CROWLEY: And because I am the optimistic sort, I’m sure the candidates will oblige by keeping their answers concise and on point.

Each candidate has as much as two minutes to respond to a common question, and there will be a two-minute follow-up. The audience here in the hall has agreed to be polite and attentive — no cheering or booing or outbursts of any sort.

We will set aside that agreement just this once to welcome President Barack Obama and Governor Mitt Romney.

(APPLAUSE)

Gentlemen, thank you both for joining us here tonight. We have a lot of folks who’ve been waiting all day to talk to you, so I want to get right to it.

Governor Romney, as you know, you won the coin toss, so the first question will go to you. And I want to turn to a first-time voter, Jeremy Epstein, who has a question for you.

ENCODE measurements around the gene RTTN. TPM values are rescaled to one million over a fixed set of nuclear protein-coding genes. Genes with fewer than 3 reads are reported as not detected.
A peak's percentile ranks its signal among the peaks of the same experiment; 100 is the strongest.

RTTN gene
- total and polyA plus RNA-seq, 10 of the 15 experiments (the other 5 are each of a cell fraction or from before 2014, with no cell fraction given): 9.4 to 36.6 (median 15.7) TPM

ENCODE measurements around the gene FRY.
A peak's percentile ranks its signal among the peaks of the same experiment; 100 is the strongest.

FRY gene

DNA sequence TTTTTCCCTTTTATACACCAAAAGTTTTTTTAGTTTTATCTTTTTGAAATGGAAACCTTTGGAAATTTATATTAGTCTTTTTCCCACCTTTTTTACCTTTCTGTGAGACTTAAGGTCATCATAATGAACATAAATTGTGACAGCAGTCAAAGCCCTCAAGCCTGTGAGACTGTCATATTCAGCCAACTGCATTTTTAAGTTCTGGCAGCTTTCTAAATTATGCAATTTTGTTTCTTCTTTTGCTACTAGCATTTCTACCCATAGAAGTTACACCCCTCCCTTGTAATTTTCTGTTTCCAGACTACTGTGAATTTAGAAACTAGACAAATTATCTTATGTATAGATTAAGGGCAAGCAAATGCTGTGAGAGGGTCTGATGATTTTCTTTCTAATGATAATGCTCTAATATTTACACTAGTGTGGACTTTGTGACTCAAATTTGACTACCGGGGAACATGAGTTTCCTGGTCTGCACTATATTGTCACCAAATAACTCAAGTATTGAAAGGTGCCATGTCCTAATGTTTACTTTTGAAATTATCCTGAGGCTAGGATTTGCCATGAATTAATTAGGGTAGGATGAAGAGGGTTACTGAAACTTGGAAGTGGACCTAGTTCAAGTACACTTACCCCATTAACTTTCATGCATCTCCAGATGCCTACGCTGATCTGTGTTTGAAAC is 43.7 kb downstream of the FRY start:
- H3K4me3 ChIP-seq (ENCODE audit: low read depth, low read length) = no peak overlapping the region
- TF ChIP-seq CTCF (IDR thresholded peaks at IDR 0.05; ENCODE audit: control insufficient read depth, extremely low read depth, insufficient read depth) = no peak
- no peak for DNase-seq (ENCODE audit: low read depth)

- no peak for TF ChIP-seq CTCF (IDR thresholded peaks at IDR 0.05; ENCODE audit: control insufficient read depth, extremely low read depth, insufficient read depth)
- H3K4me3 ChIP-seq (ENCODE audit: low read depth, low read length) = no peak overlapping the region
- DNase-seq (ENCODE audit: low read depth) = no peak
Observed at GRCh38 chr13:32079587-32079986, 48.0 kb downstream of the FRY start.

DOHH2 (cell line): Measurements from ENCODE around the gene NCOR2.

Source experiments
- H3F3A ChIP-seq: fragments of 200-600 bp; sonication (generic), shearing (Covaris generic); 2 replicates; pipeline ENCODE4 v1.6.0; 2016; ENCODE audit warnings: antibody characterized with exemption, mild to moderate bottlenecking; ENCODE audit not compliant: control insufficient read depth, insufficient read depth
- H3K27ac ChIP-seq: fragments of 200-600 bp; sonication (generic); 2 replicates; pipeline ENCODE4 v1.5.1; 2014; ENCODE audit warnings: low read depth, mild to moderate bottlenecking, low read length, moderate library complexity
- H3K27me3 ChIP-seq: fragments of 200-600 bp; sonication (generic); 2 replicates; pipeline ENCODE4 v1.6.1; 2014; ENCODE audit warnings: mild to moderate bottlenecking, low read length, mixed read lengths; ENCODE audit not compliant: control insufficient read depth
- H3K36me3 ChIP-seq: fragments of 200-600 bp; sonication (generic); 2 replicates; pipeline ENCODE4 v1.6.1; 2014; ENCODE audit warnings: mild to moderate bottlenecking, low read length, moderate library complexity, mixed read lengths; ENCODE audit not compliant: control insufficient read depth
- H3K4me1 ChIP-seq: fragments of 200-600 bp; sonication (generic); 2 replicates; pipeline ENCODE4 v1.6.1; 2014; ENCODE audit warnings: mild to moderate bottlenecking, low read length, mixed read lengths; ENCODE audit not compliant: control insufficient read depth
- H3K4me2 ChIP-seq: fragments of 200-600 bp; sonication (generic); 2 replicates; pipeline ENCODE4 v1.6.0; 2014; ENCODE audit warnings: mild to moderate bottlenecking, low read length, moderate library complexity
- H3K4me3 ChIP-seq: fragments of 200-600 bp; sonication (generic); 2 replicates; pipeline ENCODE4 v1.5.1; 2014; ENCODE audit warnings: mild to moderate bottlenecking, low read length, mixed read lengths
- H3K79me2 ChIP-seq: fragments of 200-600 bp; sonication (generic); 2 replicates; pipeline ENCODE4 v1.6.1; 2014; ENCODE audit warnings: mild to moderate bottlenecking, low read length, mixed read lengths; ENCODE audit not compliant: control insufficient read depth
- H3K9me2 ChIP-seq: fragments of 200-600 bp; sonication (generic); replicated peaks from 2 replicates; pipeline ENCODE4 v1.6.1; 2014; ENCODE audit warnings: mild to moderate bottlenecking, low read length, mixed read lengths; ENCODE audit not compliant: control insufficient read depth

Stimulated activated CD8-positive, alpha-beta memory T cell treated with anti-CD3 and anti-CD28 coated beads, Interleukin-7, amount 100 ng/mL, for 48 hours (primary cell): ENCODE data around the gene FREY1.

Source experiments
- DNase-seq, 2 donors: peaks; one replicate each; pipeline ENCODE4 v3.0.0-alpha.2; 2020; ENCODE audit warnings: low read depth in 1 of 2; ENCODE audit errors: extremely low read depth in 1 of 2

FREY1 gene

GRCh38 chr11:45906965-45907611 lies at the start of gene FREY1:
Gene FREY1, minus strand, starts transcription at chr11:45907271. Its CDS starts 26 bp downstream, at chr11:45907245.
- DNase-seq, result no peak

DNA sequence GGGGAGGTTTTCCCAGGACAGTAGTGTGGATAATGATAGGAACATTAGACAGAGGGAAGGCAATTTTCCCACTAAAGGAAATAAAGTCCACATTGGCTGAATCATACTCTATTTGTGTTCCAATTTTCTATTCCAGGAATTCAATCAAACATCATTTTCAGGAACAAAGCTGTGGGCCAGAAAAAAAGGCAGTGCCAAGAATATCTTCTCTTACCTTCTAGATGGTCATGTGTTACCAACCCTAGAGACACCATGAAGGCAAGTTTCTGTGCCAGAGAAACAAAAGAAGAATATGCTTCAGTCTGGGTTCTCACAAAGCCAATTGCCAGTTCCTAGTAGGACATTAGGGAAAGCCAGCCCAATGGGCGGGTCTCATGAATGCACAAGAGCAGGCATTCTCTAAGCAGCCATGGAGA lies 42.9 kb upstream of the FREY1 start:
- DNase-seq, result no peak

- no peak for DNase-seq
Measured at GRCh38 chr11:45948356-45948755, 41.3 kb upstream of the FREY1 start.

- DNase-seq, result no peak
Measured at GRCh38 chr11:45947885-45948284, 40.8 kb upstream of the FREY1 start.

QUESTION: Mr. President, Governor Romney, as a 20-year-old college student, all I hear from professors, neighbors and others is that when I graduate, I will have little chance to get employment. What can you say to reassure me, but more importantly my parents, that I will be able to sufficiently support myself after I graduate?

ROMNEY: Thank you, Jeremy. I appreciate your — your question, and thank you for being here this evening and to all of those from Nassau County that have come, thank you for your time. Thank you to Hofstra University and to Candy Crowley for organizing and leading this — this event.

Thank you, Mr. President, also for being part of this — this debate.

(more…)

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Addicting Info
October 11, 2012

By

Here’s the transcript, via the New York Times:

MARTHA RADDATZ: Good evening, and welcome to the first and only vice presidential debate of 2012, sponsored by the Commission on Presidential Debates. I’m Martha Raddatz of ABC News, and I am honored to moderate this debate between two men who have dedicated much of their lives to public service.